Daniel Boone
Daniel Boone (1734 - 1820)
United States Pioneer & Indian Fighter

Daniel Boone born October 22, 1734 was a United States pioneer and Indian fighter and instrumental in the Western Expansion. His courage in settling frontier country and his skill with the rifle have made him a legendary figure in American History. Although accounts of many of his feats may contain more legend than fact, Boone was nevertheless a skilled frontiersman who showed courage and strength. His followers found him honest, even-tempered, and modest.

Boone was born near Reading, Pennsylvania, one of 11 children. He had no regular schooling, but he did learn to read and write. By the age of 12, he was an expert hunter and tracker. His family moved to the Shenandoah Valley in 1750 and the next year settled in North Carolina. Boone worked there as a teamster and a blacksmith. In 1755, during the French and Indian War, he served under General Braddock in the disastrous attempt to capture Fort Duquesne from the French. He returned to North Carolina and on August 14,1756 he married Rebecca Bryan (born January 9, 1738/39). They had 10 children: James, Israel, Susannah, Jemima, Levina, Rebecca, Daniel Morgan, Jesse Bryan, William, and Nathan.

Boone In Kentucky

Boone visited Florida, then made two extensive trips to Kentucky (1767-68 and 1769-71) with small groups of friends. With a group of settlers Boone set out for Kentucky in 1773, but the expedition was given up after an Indian attack near the Cumberland Mountains. In 1775 Boone was commissioned by Colonel Richard Henderson of the Transylvania Company to establish a colony in Kentucky. Boone's party blazed a trail--the Wilderness Road, or Boone's Trace-- through the Cumberland Gap and into Kentucky where they built a fort on the Kentucky River. This fort, Boonesborough, was among the first settlements in Kentucky.

The Indians tried repeatedly to destroy the settlement, and many of the original settlers were killed. During the Revolutionary War the stockade withstood seiges in which the Indians were assisted by Canadians. Boone was a stirring figure in the defense of the settlement, and his fame as a woodsman and rifleman spread. During these battles on Kentucky's "dark and bloody ground," Boone and his followers lived on wild turkey, deer, and bear. They wore buckskin and slept between robes made from buffalo and deer hides.

When Kentucky became a county of Virginia in 1776, Boone was made a captain in the militia. He later became a major. He was captured by Shawnees in 1778, but escaped to help defend Boonesborough. He was made a lieutenant colonel and was chosen as a delegate to the legislature in 1780, and became Fayette County sheriff and deputy surveyor in 1782. Boone fought against Indians in the bloody Battle of Blue Licks (1783), sometimes called "the last battle of the Revolution."

Boone in Missouri

Even before Kentucky was admitted as a state in 1792, its lands had become valuable. Boone laid claim to a number of tracks in Kentucky; his claims were never properly registered, however, and he eventually lost all the land he thought was his. In 1788 he and his family settled in what is now West Virginia. They moved to Missouri (then a Spanish territory) in 1799, settling on a Spanish land grant near St. Louis.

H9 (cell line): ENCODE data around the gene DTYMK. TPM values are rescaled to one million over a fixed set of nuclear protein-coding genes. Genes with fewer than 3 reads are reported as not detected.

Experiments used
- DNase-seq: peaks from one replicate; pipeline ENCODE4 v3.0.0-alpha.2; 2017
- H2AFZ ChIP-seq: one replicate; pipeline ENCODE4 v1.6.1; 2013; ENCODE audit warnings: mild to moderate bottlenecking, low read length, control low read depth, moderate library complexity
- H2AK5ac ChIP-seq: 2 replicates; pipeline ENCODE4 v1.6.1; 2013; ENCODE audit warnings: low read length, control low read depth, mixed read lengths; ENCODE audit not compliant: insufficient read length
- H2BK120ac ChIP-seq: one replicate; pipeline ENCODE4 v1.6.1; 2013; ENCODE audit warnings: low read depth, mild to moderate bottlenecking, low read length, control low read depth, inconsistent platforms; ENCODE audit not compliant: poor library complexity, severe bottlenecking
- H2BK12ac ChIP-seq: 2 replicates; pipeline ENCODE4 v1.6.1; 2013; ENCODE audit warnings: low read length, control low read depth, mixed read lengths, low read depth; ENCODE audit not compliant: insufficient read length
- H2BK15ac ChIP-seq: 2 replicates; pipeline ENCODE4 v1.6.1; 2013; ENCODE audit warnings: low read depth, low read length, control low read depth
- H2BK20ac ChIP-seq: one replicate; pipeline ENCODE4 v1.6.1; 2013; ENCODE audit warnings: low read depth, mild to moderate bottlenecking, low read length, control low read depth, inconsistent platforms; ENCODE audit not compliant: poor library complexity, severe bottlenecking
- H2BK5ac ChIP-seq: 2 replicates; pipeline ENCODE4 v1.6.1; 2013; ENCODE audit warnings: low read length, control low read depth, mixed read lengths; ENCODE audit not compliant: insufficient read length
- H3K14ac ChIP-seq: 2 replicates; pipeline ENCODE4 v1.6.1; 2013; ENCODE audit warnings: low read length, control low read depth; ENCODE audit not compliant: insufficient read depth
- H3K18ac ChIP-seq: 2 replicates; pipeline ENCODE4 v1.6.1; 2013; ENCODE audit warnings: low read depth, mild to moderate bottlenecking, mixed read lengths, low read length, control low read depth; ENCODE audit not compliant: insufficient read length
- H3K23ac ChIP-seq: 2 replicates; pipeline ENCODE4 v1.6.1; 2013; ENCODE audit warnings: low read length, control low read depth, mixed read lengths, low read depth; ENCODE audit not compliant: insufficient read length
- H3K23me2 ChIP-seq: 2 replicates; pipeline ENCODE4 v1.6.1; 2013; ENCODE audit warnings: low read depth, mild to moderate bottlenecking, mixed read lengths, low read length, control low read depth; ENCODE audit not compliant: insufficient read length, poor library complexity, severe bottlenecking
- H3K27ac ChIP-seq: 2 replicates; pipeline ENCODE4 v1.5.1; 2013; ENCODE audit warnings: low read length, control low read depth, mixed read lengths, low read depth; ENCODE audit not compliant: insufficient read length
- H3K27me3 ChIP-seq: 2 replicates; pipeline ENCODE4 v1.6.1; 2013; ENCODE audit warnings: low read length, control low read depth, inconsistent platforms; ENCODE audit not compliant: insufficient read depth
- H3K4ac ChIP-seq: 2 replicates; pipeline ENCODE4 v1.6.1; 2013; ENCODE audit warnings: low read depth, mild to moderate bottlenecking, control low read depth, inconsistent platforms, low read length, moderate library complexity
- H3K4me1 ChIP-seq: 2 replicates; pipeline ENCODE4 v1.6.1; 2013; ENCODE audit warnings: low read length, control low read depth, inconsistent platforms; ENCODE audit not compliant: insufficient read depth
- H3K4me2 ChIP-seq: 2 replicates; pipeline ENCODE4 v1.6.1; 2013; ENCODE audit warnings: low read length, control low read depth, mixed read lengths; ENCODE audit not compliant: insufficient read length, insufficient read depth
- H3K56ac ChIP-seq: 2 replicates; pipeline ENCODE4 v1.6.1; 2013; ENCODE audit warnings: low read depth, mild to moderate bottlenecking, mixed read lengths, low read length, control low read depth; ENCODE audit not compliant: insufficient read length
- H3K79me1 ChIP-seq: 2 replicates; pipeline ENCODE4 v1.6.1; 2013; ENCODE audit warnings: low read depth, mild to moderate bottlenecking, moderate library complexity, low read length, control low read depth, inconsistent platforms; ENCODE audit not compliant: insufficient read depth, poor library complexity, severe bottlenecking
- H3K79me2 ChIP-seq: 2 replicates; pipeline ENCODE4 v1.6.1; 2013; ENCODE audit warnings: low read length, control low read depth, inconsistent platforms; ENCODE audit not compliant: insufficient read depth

Boone was appointed magistrate of his district in 1800, and served until the territory was ceded to the United States in 1803. Again he lost his titles to his land. He continued to work hard, however, and in 1810 was able to return to Kentucky to pay off some old debts that had troubled him. This left him almost penniless.

His wife died March 18, 1813 in Saint Charles County, Missouri. In 1814 Congress restored his holdings to him in recognition of his services to the country. Daniel Boone died on September 26, 1820 in Saint Charles County, Missouri. Boone and his wife are buried in the state cemetery at Frankfort, Kentucky.

Boone is named as author of "The Discovery, Settlement, and Present State of Kentucky" (1784),
but the book was written by John Filson, a schoolteacher. There is probably no basis for the story that a tree still stands bearing the inscription "D. Boon cilled a bar on this tree."

1991 New Standard Encyclopedia – Standard Education Corporation – Chicago.

Daniel Boone was my 1st cousin, eight times removed.

His father Squire Boone was son of George Boone III and Mary Maugridge; my 8th great-grandparents.

The Lineage:

8th. George Boone III (1666-1744) m. Mary Maugridge (1669-1740/41)
....Squire Boone (1696-) m. Sarah Morgan (1700-1777)
........Daniel Boone (1734-1820) m. Rebecca Bryan
7th. John Webb (1694-1774) m. Mary Boone (1699-1774)
6th. Leannah Basye (1725-1751/52) m. John Webb 1720/21-1771)
5th. John Webb, Jr. m. (1)Hannah Riveer (2)Nancy Buckley
4th. Elizabeth Leannah Basey Webb m. Mark Lambert Jackson
3rd. Susannah Ann Elizabeth Jackson m. Lemuel Manire
2nd. David Crockett Manire m. Martha M. Reid
Great-Grandparents: Mary Tennesse Manire m. William Glenn Cole
Grand-parents: Robert Malvin Cole m. Mary Irene Hill
Parents: Dora Leopal Cole m. Kenneth Allen Freeman (1931 Tx-)
Self: Alan Cole Freeman (1953 Tn-) m. Frances Anne Hyman (1958 Tx-)


2000 Alan C. Freeman